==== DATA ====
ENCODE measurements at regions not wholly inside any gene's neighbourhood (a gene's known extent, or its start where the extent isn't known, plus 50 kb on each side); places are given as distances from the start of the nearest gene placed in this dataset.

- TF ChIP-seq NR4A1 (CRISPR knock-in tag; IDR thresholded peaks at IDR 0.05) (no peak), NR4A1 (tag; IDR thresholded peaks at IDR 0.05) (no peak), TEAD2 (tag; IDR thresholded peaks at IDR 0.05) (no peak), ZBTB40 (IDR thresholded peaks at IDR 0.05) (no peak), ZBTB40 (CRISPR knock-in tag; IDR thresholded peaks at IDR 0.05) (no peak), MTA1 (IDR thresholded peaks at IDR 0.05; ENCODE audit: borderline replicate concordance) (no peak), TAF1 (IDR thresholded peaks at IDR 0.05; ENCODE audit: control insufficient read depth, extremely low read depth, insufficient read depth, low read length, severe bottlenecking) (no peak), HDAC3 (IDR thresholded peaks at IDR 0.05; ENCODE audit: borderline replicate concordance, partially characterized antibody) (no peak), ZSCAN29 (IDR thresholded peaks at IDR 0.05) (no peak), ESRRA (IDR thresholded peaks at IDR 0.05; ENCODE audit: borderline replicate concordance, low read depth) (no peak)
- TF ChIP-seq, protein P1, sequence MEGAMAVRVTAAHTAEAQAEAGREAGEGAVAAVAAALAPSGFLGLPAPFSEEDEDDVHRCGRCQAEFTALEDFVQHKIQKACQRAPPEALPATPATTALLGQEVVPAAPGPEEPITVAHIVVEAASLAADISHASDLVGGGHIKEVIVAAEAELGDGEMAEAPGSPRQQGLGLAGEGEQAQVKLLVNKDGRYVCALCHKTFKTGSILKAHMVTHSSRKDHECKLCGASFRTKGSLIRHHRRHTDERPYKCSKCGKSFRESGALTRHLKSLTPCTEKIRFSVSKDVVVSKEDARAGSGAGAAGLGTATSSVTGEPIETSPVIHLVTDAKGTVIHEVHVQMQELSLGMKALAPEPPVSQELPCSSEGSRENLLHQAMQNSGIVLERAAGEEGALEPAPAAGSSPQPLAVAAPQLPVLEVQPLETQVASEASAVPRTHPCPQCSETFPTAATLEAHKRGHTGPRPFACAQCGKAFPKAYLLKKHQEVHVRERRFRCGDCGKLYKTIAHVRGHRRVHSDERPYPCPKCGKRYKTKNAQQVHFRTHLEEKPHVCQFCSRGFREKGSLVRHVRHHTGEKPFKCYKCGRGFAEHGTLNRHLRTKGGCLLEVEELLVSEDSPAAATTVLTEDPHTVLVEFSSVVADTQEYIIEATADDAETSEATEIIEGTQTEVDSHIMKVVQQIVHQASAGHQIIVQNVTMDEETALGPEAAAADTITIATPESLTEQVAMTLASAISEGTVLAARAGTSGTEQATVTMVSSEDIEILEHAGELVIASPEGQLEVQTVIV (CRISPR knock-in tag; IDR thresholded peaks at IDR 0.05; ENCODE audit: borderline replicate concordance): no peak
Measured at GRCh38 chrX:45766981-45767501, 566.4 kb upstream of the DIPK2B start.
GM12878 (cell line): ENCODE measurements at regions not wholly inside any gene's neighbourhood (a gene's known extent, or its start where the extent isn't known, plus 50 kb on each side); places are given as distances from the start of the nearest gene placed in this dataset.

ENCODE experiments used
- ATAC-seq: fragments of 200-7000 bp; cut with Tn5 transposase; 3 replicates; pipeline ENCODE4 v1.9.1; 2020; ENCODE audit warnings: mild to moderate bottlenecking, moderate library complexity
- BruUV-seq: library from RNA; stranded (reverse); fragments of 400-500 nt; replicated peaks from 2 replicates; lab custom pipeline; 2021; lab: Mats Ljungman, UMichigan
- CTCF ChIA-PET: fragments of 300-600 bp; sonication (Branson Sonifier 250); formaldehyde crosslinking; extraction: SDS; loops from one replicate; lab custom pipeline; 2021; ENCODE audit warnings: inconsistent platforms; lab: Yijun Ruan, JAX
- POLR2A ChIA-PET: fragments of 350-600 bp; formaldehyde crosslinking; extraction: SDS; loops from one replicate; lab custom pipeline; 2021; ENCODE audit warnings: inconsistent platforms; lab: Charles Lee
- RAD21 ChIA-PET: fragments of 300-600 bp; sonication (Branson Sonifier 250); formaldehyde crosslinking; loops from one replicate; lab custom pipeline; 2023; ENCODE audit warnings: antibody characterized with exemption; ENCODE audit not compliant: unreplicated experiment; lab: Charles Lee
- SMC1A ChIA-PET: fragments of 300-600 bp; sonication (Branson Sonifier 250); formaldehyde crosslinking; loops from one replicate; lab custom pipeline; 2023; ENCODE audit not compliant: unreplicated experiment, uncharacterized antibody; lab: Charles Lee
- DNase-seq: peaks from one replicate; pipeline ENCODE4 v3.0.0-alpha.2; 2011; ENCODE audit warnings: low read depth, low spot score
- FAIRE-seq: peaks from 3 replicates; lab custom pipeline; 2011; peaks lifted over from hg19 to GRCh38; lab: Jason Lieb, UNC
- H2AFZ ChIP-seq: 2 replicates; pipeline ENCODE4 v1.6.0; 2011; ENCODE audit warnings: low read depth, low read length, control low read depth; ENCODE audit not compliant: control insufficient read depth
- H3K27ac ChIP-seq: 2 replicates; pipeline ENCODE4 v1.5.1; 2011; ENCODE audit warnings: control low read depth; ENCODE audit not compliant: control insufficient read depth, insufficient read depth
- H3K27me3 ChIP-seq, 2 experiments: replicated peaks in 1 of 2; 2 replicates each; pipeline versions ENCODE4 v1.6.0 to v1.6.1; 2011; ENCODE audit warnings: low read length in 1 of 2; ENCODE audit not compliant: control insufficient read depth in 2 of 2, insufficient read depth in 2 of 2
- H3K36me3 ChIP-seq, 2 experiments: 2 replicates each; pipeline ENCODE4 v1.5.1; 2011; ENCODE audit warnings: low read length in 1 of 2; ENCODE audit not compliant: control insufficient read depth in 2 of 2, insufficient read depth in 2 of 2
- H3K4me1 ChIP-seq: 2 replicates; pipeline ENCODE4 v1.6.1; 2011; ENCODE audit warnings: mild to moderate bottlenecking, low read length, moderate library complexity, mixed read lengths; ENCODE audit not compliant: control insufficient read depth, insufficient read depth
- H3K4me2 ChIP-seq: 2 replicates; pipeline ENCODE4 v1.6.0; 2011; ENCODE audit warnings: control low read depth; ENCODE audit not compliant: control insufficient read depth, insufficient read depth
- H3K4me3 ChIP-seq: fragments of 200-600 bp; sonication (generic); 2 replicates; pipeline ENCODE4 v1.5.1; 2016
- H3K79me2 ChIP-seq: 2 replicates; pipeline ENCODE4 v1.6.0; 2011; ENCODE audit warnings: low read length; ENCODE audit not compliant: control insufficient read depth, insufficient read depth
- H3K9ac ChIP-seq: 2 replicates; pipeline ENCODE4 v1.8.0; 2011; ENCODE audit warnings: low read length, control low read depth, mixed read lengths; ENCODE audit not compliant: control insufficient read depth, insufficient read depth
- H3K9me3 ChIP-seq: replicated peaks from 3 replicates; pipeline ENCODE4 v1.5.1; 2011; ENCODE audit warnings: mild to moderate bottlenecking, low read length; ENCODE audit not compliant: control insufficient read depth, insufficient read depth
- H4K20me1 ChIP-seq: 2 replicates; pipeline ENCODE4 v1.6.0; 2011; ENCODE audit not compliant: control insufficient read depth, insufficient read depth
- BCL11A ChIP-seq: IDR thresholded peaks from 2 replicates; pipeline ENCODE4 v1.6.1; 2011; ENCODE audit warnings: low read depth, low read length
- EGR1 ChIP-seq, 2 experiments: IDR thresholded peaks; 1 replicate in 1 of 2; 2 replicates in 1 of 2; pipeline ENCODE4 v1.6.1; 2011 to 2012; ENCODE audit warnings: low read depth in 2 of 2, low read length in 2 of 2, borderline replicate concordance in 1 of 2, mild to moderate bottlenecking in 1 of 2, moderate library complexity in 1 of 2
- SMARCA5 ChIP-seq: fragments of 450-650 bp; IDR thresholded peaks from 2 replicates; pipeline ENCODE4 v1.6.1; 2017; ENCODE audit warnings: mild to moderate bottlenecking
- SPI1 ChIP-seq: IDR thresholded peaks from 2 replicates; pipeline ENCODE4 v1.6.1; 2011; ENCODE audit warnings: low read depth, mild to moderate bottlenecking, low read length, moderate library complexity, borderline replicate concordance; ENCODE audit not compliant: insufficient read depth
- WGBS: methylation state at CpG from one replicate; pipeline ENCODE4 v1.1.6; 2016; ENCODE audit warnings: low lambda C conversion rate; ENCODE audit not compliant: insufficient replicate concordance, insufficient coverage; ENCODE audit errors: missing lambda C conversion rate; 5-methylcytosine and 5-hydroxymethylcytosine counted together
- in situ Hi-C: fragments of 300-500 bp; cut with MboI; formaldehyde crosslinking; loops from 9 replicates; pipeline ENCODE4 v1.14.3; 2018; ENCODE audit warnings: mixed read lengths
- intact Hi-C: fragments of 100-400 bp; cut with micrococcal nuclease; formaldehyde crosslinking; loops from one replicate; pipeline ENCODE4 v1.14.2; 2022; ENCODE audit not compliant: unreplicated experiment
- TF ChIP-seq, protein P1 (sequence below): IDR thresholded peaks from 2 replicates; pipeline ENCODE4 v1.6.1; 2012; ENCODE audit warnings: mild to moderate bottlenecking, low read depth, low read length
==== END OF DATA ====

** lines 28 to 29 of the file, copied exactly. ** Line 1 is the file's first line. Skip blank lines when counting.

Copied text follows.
- SMARCA5 ChIP-seq: fragments of 450-650 bp; IDR thresholded peaks from 2 replicates; pipeline ENCODE4 v1.6.1; 2017; ENCODE audit warnings: mild to moderate bottlenecking
- SPI1 ChIP-seq: IDR thresholded peaks from 2 replicates; pipeline ENCODE4 v1.6.1; 2011; ENCODE audit warnings: low read depth, mild to moderate bottlenecking, low read length, moderate library complexity, borderline replicate concordance; ENCODE audit not compliant: insufficient read depth